“But you didn’t see yourself die, did you?” he persisted.  “You didn’t feel your heart stop.  Didn’t feel the fangs gash into your neck.  I bet you woke up right before it happened . . .”

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I didn’t answer.  It was as if he were inside my own head.  He had nailed it to a T.  Outside, a stiff gust of wind rattled the windows, invisible fingers seeking entry into the house, an escape from the cold.

“If you actually did see yourself die in your dream,” my brother went on, “we wouldn’t be having this conversation right now.  When you see yourself die in your own dream–and I mean, really see yourself die, not wake up a second before you do–you really will die.  Your heart’ll just stop, right there in your bed.”

“That’s dumb,” I said.  “I mean, how could anyone know that for sure?”

“Ask around,” he said.  “You’ll see.”

I did ask around, and eventually I realized my brother’s theory wasn’t rock-solid unassailable truth.  But it stayed with me anyway, perhaps triggering a lifelong fascination with dreams–a fascination shared by many others.  Dreams have been studied, speculated about, hypothesized, diced, sliced, and spliced for millennia, and surely, a thousand years hence, the field of oneirology will still be going strong.  People want to know, have always wanted to know–what do our dreams mean?  What do they represent?

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Have you ever experienced such an unusual dream–not necessarily even a bad one–that, upon waking, you couldn’t help but ask yourself, “Why in the world would I ever dream that?  Why would I even imagine something so completely bizarre?”

The rapid scene changes.  The helter-skelter quality of the “stories” that unfold.  The themes and dangers and desires that define the world of our dreams.  What should we do with them?  Anything?  Or do we blissfully ignore them, relegating them to some neat, locked box, to be opened only when needed in passing–perhaps to amuse a dinner guest or scare a friend or impress a date–but never to be explored in depth, or grappled with in any meaningful way?

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Maybe we tend to push our dreams to the background because, well–how else should we respond?  We can’t let them cripple us or hinder us in our everyday lives.  Perhaps more than that . . . even after all these years, all the scientific advances and data and studies, dreams remain elusive.  No one can say, unequivocally, what they mean and why they occur.  The answers are likely broad and layered anyway, dependent on the individual person and the individual dream in question.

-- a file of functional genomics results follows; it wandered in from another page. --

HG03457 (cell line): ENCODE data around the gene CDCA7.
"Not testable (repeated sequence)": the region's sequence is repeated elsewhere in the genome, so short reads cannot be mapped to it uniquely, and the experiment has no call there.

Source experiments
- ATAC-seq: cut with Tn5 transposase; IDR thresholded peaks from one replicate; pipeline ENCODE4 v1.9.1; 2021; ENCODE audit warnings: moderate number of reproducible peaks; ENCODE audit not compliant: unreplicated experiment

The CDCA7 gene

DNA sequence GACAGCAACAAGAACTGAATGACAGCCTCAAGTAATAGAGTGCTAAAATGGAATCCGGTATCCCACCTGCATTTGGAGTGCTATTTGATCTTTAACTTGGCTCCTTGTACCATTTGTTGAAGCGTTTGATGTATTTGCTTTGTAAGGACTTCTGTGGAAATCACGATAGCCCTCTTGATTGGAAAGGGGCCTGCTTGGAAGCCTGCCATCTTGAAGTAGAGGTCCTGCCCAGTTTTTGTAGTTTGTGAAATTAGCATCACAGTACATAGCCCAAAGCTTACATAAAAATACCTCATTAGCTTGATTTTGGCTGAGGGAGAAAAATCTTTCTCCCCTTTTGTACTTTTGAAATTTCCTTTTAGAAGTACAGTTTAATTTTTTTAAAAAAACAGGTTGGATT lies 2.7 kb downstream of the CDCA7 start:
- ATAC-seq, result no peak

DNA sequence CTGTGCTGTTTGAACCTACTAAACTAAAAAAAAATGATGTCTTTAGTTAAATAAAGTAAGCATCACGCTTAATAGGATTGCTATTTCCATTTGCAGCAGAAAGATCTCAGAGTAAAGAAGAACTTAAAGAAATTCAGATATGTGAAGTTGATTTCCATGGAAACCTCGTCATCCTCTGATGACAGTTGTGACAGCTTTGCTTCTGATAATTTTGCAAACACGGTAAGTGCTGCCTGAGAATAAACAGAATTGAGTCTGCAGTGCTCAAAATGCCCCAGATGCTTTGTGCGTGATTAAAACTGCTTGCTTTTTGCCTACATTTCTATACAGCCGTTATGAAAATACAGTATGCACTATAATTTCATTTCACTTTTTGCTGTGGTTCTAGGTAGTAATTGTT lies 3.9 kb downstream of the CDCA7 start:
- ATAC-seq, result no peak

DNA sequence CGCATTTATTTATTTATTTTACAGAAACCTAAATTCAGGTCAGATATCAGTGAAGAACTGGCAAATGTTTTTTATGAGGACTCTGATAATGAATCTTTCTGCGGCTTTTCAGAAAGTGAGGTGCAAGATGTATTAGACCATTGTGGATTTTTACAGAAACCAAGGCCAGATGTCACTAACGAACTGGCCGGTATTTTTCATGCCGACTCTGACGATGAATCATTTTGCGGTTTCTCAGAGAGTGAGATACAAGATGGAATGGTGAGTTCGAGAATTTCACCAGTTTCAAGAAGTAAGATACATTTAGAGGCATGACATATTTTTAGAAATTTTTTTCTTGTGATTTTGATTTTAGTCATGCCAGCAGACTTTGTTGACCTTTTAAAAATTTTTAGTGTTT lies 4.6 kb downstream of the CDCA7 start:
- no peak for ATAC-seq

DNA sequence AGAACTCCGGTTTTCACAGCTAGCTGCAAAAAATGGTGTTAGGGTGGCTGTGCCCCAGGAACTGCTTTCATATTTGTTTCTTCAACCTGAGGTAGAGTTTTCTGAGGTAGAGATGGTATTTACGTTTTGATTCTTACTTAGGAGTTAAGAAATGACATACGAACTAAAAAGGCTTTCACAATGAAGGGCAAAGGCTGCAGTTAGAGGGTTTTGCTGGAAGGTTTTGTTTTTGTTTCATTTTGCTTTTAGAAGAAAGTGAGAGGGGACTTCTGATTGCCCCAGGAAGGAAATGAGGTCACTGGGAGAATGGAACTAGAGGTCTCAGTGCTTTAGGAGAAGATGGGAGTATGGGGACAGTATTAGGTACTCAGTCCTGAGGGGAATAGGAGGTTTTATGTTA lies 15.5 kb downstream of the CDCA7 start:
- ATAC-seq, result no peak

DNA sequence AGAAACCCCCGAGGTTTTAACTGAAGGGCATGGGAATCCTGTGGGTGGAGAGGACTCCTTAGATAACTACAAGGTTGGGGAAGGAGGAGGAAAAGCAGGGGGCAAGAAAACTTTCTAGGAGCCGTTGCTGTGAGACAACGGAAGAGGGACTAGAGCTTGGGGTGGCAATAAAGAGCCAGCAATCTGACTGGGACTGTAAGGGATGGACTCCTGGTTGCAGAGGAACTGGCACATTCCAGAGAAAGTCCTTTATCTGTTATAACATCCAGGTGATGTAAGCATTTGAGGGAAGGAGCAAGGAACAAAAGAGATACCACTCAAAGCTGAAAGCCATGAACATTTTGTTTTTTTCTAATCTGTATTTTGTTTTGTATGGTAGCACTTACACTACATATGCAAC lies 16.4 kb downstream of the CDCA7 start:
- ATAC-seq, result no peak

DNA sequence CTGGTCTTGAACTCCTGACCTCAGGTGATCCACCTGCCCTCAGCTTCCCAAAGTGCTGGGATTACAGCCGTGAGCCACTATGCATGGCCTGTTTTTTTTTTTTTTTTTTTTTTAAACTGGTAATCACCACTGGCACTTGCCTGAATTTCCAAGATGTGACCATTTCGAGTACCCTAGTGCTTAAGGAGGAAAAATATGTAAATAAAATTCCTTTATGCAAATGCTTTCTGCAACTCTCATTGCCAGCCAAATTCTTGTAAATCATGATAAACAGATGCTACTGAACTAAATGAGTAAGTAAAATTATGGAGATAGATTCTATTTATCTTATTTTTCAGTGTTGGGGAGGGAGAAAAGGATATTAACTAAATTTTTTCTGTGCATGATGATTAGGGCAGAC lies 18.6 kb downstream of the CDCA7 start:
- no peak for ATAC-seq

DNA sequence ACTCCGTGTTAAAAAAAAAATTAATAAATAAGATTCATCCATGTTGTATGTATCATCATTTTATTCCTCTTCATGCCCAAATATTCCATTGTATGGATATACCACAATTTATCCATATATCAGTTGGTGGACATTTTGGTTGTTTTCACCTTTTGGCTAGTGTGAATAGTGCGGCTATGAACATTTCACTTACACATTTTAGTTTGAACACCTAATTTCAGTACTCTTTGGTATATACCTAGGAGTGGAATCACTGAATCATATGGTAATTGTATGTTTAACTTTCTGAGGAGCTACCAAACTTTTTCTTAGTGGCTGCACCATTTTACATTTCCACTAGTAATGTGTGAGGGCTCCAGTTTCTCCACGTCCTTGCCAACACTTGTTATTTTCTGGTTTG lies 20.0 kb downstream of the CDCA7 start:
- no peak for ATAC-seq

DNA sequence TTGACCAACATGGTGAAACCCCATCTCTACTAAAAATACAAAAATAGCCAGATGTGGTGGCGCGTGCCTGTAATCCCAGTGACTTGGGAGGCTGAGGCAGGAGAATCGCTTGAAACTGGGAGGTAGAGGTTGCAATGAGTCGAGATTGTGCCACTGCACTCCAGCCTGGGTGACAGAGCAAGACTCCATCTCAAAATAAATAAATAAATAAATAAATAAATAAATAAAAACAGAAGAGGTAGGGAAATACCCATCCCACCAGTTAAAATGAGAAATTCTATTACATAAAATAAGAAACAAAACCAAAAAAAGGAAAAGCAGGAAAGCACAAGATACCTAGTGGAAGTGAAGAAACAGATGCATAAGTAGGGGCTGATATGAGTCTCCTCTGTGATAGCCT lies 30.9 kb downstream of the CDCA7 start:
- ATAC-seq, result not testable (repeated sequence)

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Are dreams moving symbols, manifestations of our fears, needs, desires, memories, goals?  Are they gateways to previous lives or vehicles for predicting the future?  Could it be that they provide us with glimpses into the multiverse, our assorted lives sprinkled throughout alternate realities and dimensions?  That they are, in effect, another version of reality and not actually “dreams” at all?

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“You know what it felt like,” Mitchell Brant says shortly after he and the others have traversed the void and find themselves in the alternate-world town of Colbyville.  “When she was in our dreams, it felt real.”

Who knows–maybe we even have it all upside down.  Maybe, just maybe, there is another version of ourselves, somewhere, who, every night, “dreams” our lives here on earth, our days unfurling strand by delicate strand in the mind of our counterpart while they sleep. And maybe, while we are asleep, we, in turn, “dream” their lives for them–the two intersecting, interweaving, forever linked . . .

. . . in the wormhole of our dreams.

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Thanks so much for reading!

–Mike

Short Story — “The Gatherers”

Clearly one of the themes in The Eye-Dancers is learning to cope with mystery, with things beyond the scope of our understanding.  Marc Kuslanski, in particular, feels the need to explain every irregularity, every new experience that lies beyond the purview of his knowledge.  How he ultimately learns to deal with this is his great dilemma (and opportunity for growth) in the novel.

The protagonist in “The Gatherers,” a short story I wrote shortly before beginning The Eye-Dancers, is faced with just such a dilemma when he spots a small group of people linking hands, standing in a circle.  On the surface, this does not seem particularly odd or out of the ordinary.  But there is more to the story . . .

I hope you enjoy “The Gatherers.”

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“The Gatherers”

Copyright 2014 by Michael S. Fedison

**************

Christopher Burriss was frustrated.

He’d wanted to take a right-hand turn, head to the drug store, and buy the strongest over-the-counter pain medicine he could find. But he hadn’t. Instead, he had driven straight through the light, cursing and slamming his fist into the dashboard.

It wasn’t that the intersection had caught him by surprise, or came up more quickly than he anticipated. He just could not seem to make the turn. It was as if a force, an invisible presence, had locked the steering wheel in place.

“That’s ridiculous,” he said to the dust bunnies floating inside the car. He just wanted something to take. To dull the pain.

Yes. The pain. The flaring, mounting pain that had overtaken him without warning. He’d been driving . . . where? He couldn’t remember. Had he been shopping? Running an errand? Going to work? When, suddenly, his head began to throb, then to pound, as if someone had lobbed a grenade inside his skull and pulled the pin. And his side. His entire left side ached. A knifing, jabbing pain, spreading from his rib cage, up to his armpit and down to his hip.